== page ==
By Michael J. Novacek
The American Museum of Natural History in New York has had a long attachment for a barren desert more than 8,000 miles away. In the early 1920’s, the legendary Roy Chapman Andrews led a team from the museum to the glories of the Flaming Cliffs and other spectacularly rich sites of the Gobi in Central Asia’s Mongolia. More than 60 years later the museum was invited back to continue the search, and follow in Roy Chapman Andrews’s footsteps to the Flaming Cliffs and other Gobi sites.
In 1993, the American Museum – Mongolian Academy of Sciences team found a site far richer than even the famous Flaming Cliffs. The site, called Ukhaa Tolgod (the local Mongolian words for “Brown Hills”) has produced over a hundred skeletons of dinosaurs such as Oviraptor, Protoceratops, dromaeosaurs, ankylosaurs, and also hundreds of skulls of mammals and lizards. The discovery opens a whole new chapter in our understanding of the dinosaur-dominated communities of Central Asia.
In 2000 and 2001, we returned to Ukhaa Tolgod for more excavation and collecting of important fossils. Then we struck southwest some 80 miles to an area near Naran Bulak (“Sun Spring”) to look for some massive dinosaurs known to lie in the beds of the Nemegt Formation. Unlike the dinosaurs from the Flaming Cliffs and Ukhaa Tolgod, which actually occupied very sandy terrain, the Nemegt dinosaurs lived in a much wetter habitat, one laced with streams and covered with big trees.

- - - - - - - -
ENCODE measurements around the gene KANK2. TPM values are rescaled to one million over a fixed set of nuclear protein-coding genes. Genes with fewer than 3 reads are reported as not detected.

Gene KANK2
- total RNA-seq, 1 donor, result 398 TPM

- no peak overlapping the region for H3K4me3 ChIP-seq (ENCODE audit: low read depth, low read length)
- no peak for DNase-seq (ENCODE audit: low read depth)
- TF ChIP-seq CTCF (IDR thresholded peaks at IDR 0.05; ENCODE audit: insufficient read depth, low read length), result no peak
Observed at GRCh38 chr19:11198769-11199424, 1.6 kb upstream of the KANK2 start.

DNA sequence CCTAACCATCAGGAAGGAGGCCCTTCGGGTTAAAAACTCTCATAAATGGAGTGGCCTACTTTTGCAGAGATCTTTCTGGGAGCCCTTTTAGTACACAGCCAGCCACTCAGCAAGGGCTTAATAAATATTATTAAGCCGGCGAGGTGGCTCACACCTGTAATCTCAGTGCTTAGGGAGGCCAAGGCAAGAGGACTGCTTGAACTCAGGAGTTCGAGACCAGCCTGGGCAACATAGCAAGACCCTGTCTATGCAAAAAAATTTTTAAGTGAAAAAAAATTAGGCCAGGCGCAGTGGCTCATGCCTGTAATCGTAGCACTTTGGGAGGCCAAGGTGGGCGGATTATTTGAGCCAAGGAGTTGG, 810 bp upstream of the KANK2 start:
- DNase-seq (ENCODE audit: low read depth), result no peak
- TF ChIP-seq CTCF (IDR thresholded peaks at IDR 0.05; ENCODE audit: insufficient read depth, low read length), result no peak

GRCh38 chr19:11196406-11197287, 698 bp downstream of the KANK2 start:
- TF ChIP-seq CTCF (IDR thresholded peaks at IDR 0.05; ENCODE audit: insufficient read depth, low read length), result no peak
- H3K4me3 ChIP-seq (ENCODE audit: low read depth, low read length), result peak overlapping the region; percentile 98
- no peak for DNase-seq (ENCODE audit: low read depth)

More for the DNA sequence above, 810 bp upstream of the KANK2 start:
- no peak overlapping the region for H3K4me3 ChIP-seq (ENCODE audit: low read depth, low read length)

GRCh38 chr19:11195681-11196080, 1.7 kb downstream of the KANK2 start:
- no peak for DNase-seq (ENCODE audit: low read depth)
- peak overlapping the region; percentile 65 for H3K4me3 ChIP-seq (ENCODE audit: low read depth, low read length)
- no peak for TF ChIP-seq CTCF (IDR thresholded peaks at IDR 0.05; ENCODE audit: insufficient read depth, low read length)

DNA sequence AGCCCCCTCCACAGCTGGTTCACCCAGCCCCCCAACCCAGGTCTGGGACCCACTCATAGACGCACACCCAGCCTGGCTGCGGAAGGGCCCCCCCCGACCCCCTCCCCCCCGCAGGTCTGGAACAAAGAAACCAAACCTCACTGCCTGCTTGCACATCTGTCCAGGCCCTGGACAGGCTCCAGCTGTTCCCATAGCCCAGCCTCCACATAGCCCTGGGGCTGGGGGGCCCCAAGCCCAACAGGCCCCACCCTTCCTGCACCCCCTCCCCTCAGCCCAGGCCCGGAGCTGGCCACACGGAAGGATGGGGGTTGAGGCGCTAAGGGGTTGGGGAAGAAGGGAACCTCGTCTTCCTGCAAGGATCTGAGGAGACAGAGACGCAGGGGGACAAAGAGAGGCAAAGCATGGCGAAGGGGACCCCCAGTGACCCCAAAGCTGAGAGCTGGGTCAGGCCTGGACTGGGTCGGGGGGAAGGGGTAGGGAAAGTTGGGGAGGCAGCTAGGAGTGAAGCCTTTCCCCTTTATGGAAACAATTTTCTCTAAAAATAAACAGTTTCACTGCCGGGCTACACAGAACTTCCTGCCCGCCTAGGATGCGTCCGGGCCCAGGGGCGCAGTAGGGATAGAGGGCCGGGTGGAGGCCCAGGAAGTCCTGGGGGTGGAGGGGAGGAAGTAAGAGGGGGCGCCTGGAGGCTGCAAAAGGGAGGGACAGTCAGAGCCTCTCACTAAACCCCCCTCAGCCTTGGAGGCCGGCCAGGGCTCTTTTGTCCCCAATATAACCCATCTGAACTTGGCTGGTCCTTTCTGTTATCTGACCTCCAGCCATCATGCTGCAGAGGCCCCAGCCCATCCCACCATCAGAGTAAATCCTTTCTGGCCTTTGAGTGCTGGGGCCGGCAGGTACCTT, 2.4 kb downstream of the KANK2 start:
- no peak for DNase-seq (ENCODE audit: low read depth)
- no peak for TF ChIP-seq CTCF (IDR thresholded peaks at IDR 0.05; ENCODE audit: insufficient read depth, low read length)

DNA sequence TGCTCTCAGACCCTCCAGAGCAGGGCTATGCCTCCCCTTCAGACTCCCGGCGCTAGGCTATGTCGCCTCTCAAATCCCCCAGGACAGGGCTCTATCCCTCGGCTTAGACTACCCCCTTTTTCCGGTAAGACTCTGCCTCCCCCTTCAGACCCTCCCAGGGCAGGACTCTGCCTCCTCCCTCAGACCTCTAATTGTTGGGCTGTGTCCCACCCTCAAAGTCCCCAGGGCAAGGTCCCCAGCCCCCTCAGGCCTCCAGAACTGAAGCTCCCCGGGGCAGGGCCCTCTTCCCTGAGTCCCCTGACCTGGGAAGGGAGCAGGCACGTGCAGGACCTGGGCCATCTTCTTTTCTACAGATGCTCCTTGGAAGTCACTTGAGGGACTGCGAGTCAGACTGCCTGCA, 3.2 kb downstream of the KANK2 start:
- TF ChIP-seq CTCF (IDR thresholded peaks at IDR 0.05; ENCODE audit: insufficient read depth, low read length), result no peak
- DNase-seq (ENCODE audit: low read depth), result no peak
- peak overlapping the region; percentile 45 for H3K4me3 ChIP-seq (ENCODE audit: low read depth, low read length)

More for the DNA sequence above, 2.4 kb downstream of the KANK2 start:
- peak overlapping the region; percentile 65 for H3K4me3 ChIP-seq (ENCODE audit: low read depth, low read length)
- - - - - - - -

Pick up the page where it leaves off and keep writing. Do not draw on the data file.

At one of these localities, Tsagan Hsuhu, the team uncovered a beautiful 20-foot long skeleton of a young (“teenage!”) Tarbosaurus. In 2002, the expedition explored the eastern part of the Gobi where outcrops are not always so imposing, but good fossils are also abundant. This reconnaisance produced a series of good specimens of dinosaurs and mammals, and has enticed us to return in future seasons.
As Andrews appreciated, the Gobi is a big place – 500,000 square miles (about five Wyomings!) of gravel plains, sand dune fields, sculpted sandstone cliffs, and high mountains. There is still a lot to explore, and the next great bone strike could occur around the next bend of a canyon. Roy Chapman Andrews didn’t know of the fossil bounty of the Gobi when he first struck out for Central Asia 80 years ago. That his hunch paid off continues to offer tremendous opportunities for fossil discoveries today in this wild and lonely land.
Michael Novacek, who received the Society’s first Distinguished Explorer Award on February 21, 2003, is expedition leader for the American Museum – Mongolian Academy of Sciences Paleontological Expeditions that have occurred every year since 1990. He serves as curator of paleontology, senior vice-president, an provost of science for the American Museum of Natural History.